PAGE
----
Astellas Gene Therapies is developing AT466 for the treatment of myotonic dystrophy type 1.
Myotonic dystrophy type 1 (DM1) is a rare, neuromuscular disease that affects multiple organ systems, and is characterized primarily by myotonia and progressive muscle wasting and weakness. DM1 has several forms, which range in age of presentation and severity, including congenital, infantile, juvenile, and adult (classic). There are more than 100,000 patients living with DM1 across the United States, Europe and Japan. The disease is inherited in an autosomal dominant pattern and is caused by a mutation called a CTG trinucleotide repeat in the dystrophia myotonica-protein kinase (DMPK) gene. Patients with DM1 experience reduced quality of life and shortened life expectancy. There are no disease modifying therapies approved for DM1.
Astellas Gene Therapies is evaluating vectorized RNA knockdown and vectorized exon skipping to treat DM1. Both approaches are designed to prevent the accumulation of toxic DMPK RNA in affected cells, thereby restoring normal cellular function. RNA knockdown and exon skipping have both been clinically validated in studies with antisense oligonucleotides (ASOs). Combining these approaches with AAV delivery is expected to overcome the biodistribution limitations of ASO-based therapies. Preclinical studies are underway to determine the optimal construct for AT466.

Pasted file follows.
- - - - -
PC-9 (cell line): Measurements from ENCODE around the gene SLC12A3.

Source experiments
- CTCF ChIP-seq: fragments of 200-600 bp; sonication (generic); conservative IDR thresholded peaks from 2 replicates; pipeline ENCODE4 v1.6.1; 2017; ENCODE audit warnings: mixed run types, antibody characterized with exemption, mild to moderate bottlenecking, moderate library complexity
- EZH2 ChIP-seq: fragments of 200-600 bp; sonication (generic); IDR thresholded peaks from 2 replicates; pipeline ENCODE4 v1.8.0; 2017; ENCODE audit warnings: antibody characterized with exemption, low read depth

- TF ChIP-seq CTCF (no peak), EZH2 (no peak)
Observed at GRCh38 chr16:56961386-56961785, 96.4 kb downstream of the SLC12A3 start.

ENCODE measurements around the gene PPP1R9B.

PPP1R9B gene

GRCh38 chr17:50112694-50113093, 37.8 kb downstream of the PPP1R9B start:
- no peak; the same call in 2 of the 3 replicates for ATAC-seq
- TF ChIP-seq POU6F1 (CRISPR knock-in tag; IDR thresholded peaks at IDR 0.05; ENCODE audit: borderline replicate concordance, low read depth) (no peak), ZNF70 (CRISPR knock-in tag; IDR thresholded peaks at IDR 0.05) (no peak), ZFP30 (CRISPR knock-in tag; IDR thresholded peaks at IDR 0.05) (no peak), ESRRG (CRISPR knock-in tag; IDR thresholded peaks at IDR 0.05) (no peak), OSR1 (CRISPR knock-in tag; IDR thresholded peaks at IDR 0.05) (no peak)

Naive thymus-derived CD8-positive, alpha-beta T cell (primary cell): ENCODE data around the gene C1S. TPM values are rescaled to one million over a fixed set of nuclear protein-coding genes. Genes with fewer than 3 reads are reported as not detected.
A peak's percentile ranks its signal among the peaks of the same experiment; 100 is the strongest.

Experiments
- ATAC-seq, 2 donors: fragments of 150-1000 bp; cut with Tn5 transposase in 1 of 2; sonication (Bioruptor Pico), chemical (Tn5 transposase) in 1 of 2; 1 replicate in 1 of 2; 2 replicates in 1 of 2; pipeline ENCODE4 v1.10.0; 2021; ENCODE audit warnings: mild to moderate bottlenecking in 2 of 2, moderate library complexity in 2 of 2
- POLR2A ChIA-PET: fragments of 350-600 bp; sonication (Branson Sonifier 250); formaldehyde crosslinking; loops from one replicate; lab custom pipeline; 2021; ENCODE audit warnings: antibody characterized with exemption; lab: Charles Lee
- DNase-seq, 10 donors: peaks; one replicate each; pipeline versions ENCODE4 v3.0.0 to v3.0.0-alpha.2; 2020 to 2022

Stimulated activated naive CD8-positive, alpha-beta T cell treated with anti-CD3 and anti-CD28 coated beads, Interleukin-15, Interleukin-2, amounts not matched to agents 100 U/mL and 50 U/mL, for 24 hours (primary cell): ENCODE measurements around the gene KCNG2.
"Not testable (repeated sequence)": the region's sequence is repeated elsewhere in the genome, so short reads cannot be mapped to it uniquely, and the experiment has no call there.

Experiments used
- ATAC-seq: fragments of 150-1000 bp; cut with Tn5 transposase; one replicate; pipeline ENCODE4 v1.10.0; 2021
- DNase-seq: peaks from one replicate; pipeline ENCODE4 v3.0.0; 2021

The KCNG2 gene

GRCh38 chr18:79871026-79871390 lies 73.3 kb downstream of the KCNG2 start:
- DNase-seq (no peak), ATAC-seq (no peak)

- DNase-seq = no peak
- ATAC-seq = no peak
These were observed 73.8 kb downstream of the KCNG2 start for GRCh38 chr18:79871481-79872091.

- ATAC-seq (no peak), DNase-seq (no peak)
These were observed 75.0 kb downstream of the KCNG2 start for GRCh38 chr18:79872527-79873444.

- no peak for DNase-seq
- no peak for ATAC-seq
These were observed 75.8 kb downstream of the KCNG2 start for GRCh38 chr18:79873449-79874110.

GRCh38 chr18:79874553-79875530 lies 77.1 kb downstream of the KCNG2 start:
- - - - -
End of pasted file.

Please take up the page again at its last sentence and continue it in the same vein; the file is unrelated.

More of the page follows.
Myotonic Dystrophy Type 1 (DM1)
Myotonic Dystrophy (DM1) is caused by mutations in the dystrophia myotonica protein kinase (DMPK) gene resulting in accumulation of toxic RNA in the nucleus of cells. As a result, proteins important for normal function are trapped, leading to dysfunction. More than 100,000 people across the United States, Europe and Japan have DM1. The disease affects multiple organ systems, progressive muscle loss and weakness, often including myotonia. Patients experience reduced quality of life and shortened life expectancy. DM1 has several forms, which range in age of presentation and severity, including congenital, infantile, juvenile, and adult (classic).
Our approach: we are developing an AAV therapy that is being investigated to determine whether it can deliver molecules for RNA knockdown and exon skipping, both designed to prevent toxic RNA from accumulating in affected cells, thereby restoring normal function.